• 5:00 am
  • MORNING
  • 7:00 am
    Weekend Edition
    Perspectives7:36am & 8:36am

  • 9:00 am
  • 10:00 am
    The Best of Car Talk Click and Clack tackle the tougher questions of the automobile world.
  • 11:00 am
    Wait, Wait Don't Tell Me This quiz show takes a fresh, fast-paced and irreverent look at the week's events. NPR veteran newscaster Carl Kassell is the program's judge, scorekeeper, and quiz show impersonator extraordinaire.
  • AFTERNOON
  • 12:00 pm
    This American Life Babysitting The program shares stories of babysitters, and what goes on while mom and dad are away -- that mom and dad never find out about. For instance, two teenagers decide to invent children to babysit, as an excuse to get out of their own house.
  • 1:00 pm
    Radio Specials American Radioworks One Child at a Time: Custom Learning in the Digital Age -- Researchers have long known the best way to learn is with a personal tutor. But tutoring is expensive, and providing the benefits of tutoring to everyone hasn't been possible. Experts now say, however, technology creates new ways for schools to customize education for each student. This program documents the rise of so-called "personalized learning." It takes listeners to schools that are reinventing their approach to education, and explores how teaching and learning change when personalization replaces one-size-fits-all in the classroom.
  • 2:00 pm
    Moyers & Company Encore: John Lewis Marches On Host Bill Moyers and Rep. John Lewis meet to share experiences and revelations about the momentous March on Washington both attended 50 years ago. Their discussion takes them to the spot in front of the Lincoln Memorial where Lewis, Martin Luther King, Jr., Bayard Rustin, Roy Wilkins, and others famously spoke about freedom and justice, creating critical momentum for both the Civil Rights Act and the Voting Rights Act. While there, Moyers and Lewis attract the attention of schoolchildren, and conduct a spontaneous living history lesson.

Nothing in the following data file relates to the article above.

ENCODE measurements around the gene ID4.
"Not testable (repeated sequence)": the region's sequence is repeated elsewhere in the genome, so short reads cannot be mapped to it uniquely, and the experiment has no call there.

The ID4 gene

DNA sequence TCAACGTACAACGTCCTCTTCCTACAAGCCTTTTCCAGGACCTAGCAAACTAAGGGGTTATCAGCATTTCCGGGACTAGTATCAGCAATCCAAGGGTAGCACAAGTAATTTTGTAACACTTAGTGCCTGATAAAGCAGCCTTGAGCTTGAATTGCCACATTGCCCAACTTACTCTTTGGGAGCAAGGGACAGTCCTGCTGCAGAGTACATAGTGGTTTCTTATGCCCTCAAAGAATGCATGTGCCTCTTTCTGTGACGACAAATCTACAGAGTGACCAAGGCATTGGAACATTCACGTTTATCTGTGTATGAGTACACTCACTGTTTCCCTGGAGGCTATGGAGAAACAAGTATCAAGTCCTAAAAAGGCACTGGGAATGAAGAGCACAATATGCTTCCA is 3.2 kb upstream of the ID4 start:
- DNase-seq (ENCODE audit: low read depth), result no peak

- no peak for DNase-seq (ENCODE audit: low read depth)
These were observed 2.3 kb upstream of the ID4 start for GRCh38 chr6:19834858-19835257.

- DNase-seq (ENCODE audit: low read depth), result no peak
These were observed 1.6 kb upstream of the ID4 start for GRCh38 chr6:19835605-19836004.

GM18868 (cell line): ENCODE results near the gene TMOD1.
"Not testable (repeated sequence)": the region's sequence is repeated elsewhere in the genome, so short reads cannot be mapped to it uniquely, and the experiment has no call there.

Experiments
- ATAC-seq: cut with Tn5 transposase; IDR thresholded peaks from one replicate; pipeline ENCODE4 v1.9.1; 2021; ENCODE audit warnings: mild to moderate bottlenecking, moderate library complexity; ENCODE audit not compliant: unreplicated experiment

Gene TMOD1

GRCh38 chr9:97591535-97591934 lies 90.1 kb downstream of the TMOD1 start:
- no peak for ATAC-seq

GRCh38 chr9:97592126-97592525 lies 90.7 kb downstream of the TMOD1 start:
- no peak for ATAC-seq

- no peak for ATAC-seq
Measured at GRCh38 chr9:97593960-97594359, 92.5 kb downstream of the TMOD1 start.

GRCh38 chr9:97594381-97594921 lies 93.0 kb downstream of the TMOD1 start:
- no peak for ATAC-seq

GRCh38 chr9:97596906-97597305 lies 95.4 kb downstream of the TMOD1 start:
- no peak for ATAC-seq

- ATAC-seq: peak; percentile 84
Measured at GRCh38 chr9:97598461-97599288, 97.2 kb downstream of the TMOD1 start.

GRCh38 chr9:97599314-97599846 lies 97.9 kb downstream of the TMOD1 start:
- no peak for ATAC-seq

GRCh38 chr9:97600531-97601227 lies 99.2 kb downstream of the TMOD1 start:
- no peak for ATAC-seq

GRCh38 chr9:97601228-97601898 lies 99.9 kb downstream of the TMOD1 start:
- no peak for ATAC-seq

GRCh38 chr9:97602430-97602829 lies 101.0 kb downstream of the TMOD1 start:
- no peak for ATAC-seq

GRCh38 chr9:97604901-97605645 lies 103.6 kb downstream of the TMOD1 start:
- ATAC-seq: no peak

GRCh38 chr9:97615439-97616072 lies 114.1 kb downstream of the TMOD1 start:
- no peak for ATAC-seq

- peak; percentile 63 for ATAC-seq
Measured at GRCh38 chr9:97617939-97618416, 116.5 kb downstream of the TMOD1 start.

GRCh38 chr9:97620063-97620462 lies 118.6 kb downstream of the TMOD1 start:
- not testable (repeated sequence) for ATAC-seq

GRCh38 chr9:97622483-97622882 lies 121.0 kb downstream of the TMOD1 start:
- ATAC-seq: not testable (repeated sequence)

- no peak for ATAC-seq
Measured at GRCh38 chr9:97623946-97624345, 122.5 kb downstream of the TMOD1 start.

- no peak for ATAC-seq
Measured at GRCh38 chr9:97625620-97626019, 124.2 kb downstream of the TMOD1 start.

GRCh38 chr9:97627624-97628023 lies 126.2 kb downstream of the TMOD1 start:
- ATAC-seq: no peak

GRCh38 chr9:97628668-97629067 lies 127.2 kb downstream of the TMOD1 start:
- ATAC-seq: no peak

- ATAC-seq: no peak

• 3:00 pm
  • 4:00 pm
    Living On Earth Where the Forest Ends The plantations spreading over Sumatra aren't spreading onto empty land -- poor rural villages often get swept up in big decisions made in Jakarta for Indonesia's forests. The program reports from Teluk Kabung, where the arrival of the pulpwood industry has devastated the cash crop of coconuts and left villagers with little hope for the future.
  • 5:00 pm
  • EVENING
  • 6:00 pm
    A Prairie Home Companion One Fair Fair The program presents a compilation of shows at the Grandstand in 2004, 2007, 2008, and 2009; including music from singers Suzy Bogguss and Shawn Colvin, and Garrison's ode to fair food, "On a Stick."
  • 8:00 pm
    Selected Shorts Dreams and Schemes Guest host Neil Gaiman introduces two American classics. Stephen Colbert reads Ray Bradbury's futuristic "The Veldt," where a virtual reality nursery turns on its owners. And in James Thurber's "The Catbird Seat," a mild-mannered employee plots revenge.
  • 9:00 pm
    This American Life Babysitting The program shares stories of babysitters, and what goes on while mom and dad are away -- that mom and dad never find out about. For instance, two teenagers decide to invent children to babysit, as an excuse to get out of their own house.
  • 10:00 pm
    The Moth Radio Hour Taxidermy, Orderlies and Spinal Tap A socialite turned social activist inherits her mother's hunting trophy collection; a hospital orderly with an attitude problem is put to the test; and Tony Hendra takes us on the set of the groundbreaking and hilarious 1984 mockumentary, "This Is Spinal Tap."
  • 11:00 pm
    Wait, Wait Don't Tell Me This quiz show takes a fresh, fast-paced and irreverent look at the week's events. NPR veteran newscaster Carl Kassell is the program's judge, scorekeeper, and quiz show impersonator extraordinaire.
  • 12:00 am
Saturday, August 31, 2013

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Radio Specials

Every week, KQED airs some of the best programs from independent radio producers and public radio networks around the world.